Health experts have identified which children in the country with autism spectrum disorders are at higher risk of developing a condition called vulnerable child syndromes, or TIPS.
The latest figures show that in the last two years, more than 3,100 children with the condition were identified in Ottawa.
They are the ones most at risk for developing a disability, said Dr. John Gagnon, president of the Canadian Association of Child and Adolescent Psychiatry.
They are also more likely to be isolated from their families and their communities, with many living in homes with more than one parent, said Gagnons medical director of research and education at the Ottawa Hospital.
“I think there are very few families in the world where the children have all the parents they want,” said Gascón.
But the latest figures suggest that in Ottawa alone, some 1,835 children are diagnosed with TIPS, a number that rose from the previous year.
That compares with a population of just under 2,000 in the rest of Canada, which includes Prince Edward Island, Ontario, Saskatchewan and Alberta.
The number of children in Ontario who have been diagnosed with an autism spectrum condition has been steadily rising for decades.
That has raised concern among some health experts, including Gagnson, that there is a trend of children being diagnosed more frequently in this province.
“We don’t want our children to have a disability and be isolated in a home where they’re at a disadvantage,” said Dr and former director of the Ottawa Centre for Addiction and Mental Health, Dr. James Martin.
“We need to have as much information as possible about these kids, so we can intervene in the best way possible.”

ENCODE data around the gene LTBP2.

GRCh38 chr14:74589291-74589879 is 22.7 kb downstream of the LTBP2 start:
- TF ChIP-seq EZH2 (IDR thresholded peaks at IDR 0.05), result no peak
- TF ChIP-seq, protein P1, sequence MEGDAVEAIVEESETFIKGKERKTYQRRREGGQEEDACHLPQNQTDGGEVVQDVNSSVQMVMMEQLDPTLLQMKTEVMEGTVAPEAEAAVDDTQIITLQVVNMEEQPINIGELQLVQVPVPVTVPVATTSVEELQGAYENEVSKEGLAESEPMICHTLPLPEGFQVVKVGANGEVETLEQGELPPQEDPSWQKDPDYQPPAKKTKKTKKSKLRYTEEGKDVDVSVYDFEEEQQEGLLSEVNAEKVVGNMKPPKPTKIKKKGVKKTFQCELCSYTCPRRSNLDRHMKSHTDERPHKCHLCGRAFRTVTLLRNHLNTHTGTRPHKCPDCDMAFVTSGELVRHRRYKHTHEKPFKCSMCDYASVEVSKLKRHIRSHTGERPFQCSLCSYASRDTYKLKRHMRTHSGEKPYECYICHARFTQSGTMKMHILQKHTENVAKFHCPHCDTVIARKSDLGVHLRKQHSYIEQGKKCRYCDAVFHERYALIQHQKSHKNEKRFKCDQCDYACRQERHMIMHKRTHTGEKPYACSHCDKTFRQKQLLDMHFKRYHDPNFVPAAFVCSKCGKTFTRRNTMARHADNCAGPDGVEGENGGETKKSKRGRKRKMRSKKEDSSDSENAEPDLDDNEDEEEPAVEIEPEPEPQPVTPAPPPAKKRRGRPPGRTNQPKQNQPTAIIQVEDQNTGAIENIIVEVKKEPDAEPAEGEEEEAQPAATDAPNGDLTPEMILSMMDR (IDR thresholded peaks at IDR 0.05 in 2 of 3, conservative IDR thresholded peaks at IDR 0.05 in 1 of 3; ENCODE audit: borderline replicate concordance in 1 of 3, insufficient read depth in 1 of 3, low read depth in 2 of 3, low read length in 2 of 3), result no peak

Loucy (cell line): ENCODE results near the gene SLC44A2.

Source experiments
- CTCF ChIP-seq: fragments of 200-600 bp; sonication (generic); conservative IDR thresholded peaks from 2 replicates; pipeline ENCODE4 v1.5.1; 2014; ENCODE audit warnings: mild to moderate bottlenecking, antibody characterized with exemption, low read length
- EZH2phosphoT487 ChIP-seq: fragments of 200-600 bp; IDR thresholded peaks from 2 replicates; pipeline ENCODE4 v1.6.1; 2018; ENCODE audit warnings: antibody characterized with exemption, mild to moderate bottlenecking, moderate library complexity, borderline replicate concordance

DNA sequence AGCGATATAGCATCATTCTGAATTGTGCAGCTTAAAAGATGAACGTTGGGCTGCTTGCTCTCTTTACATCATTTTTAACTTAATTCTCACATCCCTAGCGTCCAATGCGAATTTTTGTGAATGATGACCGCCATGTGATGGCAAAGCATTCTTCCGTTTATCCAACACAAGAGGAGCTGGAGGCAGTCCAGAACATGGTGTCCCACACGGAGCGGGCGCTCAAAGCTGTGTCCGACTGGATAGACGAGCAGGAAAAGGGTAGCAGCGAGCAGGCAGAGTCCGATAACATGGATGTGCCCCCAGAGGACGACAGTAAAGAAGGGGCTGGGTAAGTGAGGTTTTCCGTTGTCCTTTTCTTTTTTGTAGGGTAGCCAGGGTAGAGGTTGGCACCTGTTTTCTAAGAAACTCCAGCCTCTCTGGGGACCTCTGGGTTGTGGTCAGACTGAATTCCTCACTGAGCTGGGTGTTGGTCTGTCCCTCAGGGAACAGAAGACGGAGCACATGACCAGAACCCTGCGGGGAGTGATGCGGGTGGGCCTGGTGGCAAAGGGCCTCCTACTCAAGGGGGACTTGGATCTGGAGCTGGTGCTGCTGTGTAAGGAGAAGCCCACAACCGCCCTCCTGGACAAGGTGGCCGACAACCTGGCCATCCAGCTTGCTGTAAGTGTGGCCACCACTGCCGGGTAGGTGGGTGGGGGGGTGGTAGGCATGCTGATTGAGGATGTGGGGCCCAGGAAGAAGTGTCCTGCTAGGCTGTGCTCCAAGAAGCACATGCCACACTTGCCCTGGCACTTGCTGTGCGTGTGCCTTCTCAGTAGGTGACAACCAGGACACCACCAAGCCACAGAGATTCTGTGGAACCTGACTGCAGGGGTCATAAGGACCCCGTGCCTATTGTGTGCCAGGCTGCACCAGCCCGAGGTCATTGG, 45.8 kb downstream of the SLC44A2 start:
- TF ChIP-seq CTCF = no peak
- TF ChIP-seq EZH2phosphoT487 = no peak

But Gagnón says the numbers suggest that children are not the only ones who are at risk.
“These are kids who are growing up in a place where they are isolated from the community,” said the neuroscientist.
“The more isolation, the more the risk is for the kids, and the more risk, the higher the risk.”
“They are not isolated from a family,” he said.
“They are isolated because they have not had the support they need.
And so, they need to be encouraged and supported in terms of their abilities.”
But the numbers of children who are diagnosed are increasing.
This year, the numbers increased by more than 2,400 to 2,842, with more children now being diagnosed in Ottawa than at any time in the past five years.
Dr Gagnan said there has been a shift in the way the system is operating and that the numbers are now rising again.
“It is really a dramatic change.
We don’t see these numbers in other provinces,” he explained.
In the last 10 years, the number of cases has risen by more nearly 20 per cent, to nearly 1,900.
Gagnont said the numbers indicate there is an increasing need for more resources and awareness in order to combat this growing problem.
“That is why we need to look at all the different services and interventions that we have and look at the way we are treating them.”
The numbers also show that there are growing numbers of adults who are also diagnosed with the conditions.
This could be because of an increase in the number and severity of symptoms of autism and other conditions, said the Ottawa hospital’s Dr. Andrew Leung.
“In some cases, the condition is so severe that there might be a person who is living in a hospital bed, but who does not have any disability,” he added.
“It is a very, very difficult condition for people to understand.”
Gagnon said there is also a need for better support and education for those in care for autism spectrum conditions, as well as for the families of children with disabilities.
He also believes that the government needs to take steps to increase awareness of the condition, especially for children in school.
“This is a serious problem, but I think we need better attention to it and better education,” he noted.
“And to have some kind of mechanism that you can go to, so that they know they are not alone, and they have support.”